Earlier this year, scientists published a bizarre finding: A decapitated flatworm that grows a new head seems to retain memories from its old one. Weird—but not even close to the weirdest finding in the annals of flatworm memory research. Half a century ago, experiments by James McConnell the University of Michigan suggested memory in flatworms could be transferred through cannibalism. That’s right, one flatworm could learn the memories of another by eating it.
It’s easy to dismiss the flatworm, also known as a planarian—a centimeter-long brown wisp of a thing with googly eyes that peer at you through the microscope. When McConnell first began studying them in the 1950s, his colleagues didn’t even believe invertebrates could be conditioned like rats or mice. He proved them wrong and took his experiments in ever more extraordinary directions.
McConnell began by simply taking advantage of the planarians’ remarkable regeneration abilities. Cut the animal into as many pieces as you physically can, and those teeny-tiny, barely visible pieces will regenerate into whole worm—googly eyes and all. A piece as small as 1/279 of a planarian will grow into a complete creature. In a more gruesome twist, cutting halfway down the middle of a flatworm, starting at the front, eventually yields an animal with two heads.
For his initial experiments on memory, McConnell simply chopped his conditioned planarian in two and tested the regenerated halves. The original worm had been conditioned to associate light with an electric shock, twitching in response to the light even when no shock was given. The tail half, which had grown a new head, learned this association more quickly than an untrained planarian. (This may sound awfully similar to the “new” finding published this year. Read on.)
In a follow-up experiment, he chopped regenerated planarians in half again and again, testing newly regenerated worms that did not contain any parts of the original trained worm. Still, these regenerated planarians seemed to retain some memory. McConnell began thinking that memories were encoded not in the structure of the brain but in individual molecules, perhaps RNA. The 1950s were heady with the discovery of DNA’s double helix, but RNA remained more mysterious.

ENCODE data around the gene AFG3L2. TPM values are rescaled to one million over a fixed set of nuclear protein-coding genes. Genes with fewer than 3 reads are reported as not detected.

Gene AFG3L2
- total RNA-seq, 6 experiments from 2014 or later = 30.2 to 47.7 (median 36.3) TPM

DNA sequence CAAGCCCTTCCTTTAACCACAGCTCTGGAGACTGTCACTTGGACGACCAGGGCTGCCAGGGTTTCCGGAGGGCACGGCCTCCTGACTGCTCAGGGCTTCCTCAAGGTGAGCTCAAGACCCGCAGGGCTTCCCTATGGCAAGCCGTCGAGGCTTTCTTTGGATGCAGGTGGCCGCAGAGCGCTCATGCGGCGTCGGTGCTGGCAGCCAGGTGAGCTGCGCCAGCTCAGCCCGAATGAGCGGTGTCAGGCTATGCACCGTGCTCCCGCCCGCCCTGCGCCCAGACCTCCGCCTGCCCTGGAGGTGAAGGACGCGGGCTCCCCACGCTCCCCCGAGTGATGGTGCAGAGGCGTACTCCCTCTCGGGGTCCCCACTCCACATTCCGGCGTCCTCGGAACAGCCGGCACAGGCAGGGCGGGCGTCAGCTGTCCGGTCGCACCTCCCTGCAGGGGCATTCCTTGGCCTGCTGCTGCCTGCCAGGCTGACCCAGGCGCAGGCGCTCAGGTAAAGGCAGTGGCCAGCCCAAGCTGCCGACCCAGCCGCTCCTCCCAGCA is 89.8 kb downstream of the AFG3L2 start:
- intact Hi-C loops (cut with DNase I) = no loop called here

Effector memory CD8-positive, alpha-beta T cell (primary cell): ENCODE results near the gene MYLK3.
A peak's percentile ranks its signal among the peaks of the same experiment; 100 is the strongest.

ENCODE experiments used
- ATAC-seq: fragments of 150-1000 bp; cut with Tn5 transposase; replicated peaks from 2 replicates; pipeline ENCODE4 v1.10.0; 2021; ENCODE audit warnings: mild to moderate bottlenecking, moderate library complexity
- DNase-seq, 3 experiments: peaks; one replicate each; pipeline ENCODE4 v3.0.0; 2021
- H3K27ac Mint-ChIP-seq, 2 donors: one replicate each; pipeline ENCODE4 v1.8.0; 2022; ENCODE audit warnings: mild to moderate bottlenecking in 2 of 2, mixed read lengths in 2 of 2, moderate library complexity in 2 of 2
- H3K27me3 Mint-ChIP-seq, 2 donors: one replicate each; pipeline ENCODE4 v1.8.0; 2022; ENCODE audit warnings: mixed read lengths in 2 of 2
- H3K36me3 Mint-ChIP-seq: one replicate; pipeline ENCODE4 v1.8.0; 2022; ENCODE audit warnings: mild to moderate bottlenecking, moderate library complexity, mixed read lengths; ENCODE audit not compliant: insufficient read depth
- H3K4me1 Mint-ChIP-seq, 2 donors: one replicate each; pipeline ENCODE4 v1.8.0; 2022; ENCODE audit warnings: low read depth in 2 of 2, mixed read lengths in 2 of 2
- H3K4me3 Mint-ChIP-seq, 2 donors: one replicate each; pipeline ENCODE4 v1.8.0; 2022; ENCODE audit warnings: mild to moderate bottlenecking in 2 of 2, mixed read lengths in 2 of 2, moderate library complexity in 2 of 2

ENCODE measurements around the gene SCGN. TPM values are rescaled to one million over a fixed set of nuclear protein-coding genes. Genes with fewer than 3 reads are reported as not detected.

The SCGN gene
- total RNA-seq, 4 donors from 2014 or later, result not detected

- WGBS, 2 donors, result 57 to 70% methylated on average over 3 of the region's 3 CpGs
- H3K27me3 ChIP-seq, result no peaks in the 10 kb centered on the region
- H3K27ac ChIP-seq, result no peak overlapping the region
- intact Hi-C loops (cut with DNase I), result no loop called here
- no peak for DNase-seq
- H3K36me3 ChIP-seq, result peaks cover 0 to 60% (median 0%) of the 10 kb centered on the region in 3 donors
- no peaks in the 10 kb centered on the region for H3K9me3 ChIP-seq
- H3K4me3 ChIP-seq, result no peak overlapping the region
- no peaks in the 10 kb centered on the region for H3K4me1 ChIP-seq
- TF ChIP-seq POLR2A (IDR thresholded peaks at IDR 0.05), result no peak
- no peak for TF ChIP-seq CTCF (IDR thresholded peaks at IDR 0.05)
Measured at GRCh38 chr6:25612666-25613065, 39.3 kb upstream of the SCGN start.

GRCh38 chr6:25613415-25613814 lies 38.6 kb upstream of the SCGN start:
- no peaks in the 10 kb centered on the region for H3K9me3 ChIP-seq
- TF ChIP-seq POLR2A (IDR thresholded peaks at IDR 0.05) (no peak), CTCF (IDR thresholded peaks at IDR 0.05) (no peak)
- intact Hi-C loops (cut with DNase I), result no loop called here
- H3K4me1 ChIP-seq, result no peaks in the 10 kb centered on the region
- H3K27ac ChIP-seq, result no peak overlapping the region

To test chemical memory, McConnell started grinding up conditioned planarians and feeding them to others. “Our first pilot study gave us such unbelievable results,” he wrote in a paper titled, “Memory transfer through cannibalism in planarians” (PDF). Even before getting this work into a scientific journal, he was already self-publishing his cannibalism-and-memory research for years in his sometimes-satirical, sometimes-serious journal, The Worm Runner’s Digest. The memory research was for real, but it ran alongside articles such as “Learned Helplessness in Pet Rocks (Roccus pettus).”
Some scientists were skeptical of the research—that it ran next to obvious satire certainly didn’t help—but it was so intriguing. McConnell became a media darling with his sensational talk of “memory pills” and “memory injections.” Over 200 independent research groups would try to replicate those results in animals as diverse as rats, honeybees, and octopi. Some published results corroborated McConnell’s findings, but more and more were coming up empty. Eventually, researchers stopped trying.
Today, memory transfer is a cautionary tale of how a splashy study can derail a field. McConnell has been roundly criticized, both for seeking out publicity and for doing sloppy science. In a backhanded compliment, one critic called him an “innovator” who “raced from one exciting phenomenon to the next without comprehensive experimental analysis or adequate controls” (PDF).
In McConnell’s lab, training and testing each worm could take a tedious 10 to 12 hours spread over several days—plenty of time for bias to creep in without the safeguard of proper controls. But the study published this year, using a more trustworthy procedure, matched McConnell’s findings on decapitated flatworms.
The team at Tufts University trained worms to overcome their natural aversion to brightly lit and open spaces with the lure of food, and the ones with regenerated heads did indeed learn to ignore their aversions more quickly. Crucially, the movement of the flatworms was tracked automatically with cameras—less tedium and less potential for bias. The scientists hope that the comparative ease of automated system will lead to more planarian research, and their results suggests some trace of the memory stored in neural circuits outside the brain. It’s easy to dismiss the misguided research of scientists past, knowing all we know today about memory. But perhaps more tantalizing are the parts of McConnell’s research that may turn out to be right.
Sarah Zhang is a science journalist based in Washington, DC. Follow her on Twitter @sarahzhang.